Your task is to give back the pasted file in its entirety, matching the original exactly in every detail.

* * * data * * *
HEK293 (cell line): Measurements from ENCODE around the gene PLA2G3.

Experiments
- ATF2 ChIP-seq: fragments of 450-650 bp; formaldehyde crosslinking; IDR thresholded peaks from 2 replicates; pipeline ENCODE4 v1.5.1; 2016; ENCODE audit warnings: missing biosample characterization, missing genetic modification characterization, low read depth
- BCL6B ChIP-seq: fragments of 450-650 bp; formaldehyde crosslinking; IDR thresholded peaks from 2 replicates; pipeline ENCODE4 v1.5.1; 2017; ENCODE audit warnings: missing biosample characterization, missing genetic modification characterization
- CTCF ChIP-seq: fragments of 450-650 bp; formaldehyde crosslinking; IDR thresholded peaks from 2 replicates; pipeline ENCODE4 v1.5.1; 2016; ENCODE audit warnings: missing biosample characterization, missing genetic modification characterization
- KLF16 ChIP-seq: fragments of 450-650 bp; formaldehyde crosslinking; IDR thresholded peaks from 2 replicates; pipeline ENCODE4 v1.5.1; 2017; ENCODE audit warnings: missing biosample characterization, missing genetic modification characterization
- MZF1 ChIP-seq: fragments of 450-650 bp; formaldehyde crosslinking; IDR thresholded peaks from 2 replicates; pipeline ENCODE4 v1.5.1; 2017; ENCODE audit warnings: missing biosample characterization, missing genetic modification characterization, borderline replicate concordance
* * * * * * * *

HEK293 (cell line): Measurements from ENCODE around the gene PLA2G3.

Experiments
- ATF2 ChIP-seq: fragments of 450-650 bp; formaldehyde crosslinking; IDR thresholded peaks from 2 replicates; pipeline ENCODE4 v1.5.1; 2016; ENCODE audit warnings: missing biosample characterization, missing genetic modification characterization, low read depth
- BCL6B ChIP-seq: fragments of 450-650 bp; formaldehyde crosslinking; IDR thresholded peaks from 2 replicates; pipeline ENCODE4 v1.5.1; 2017; ENCODE audit warnings: missing biosample characterization, missing genetic modification characterization
- CTCF ChIP-seq: fragments of 450-650 bp; formaldehyde crosslinking; IDR thresholded peaks from 2 replicates; pipeline ENCODE4 v1.5.1; 2016; ENCODE audit warnings: missing biosample characterization, missing genetic modification characterization
- KLF16 ChIP-seq: fragments of 450-650 bp; formaldehyde crosslinking; IDR thresholded peaks from 2 replicates; pipeline ENCODE4 v1.5.1; 2017; ENCODE audit warnings: missing biosample characterization, missing genetic modification characterization
- MZF1 ChIP-seq: fragments of 450-650 bp; formaldehyde crosslinking; IDR thresholded peaks from 2 replicates; pipeline ENCODE4 v1.5.1; 2017; ENCODE audit warnings: missing biosample characterization, missing genetic modification characterization, borderline replicate concordance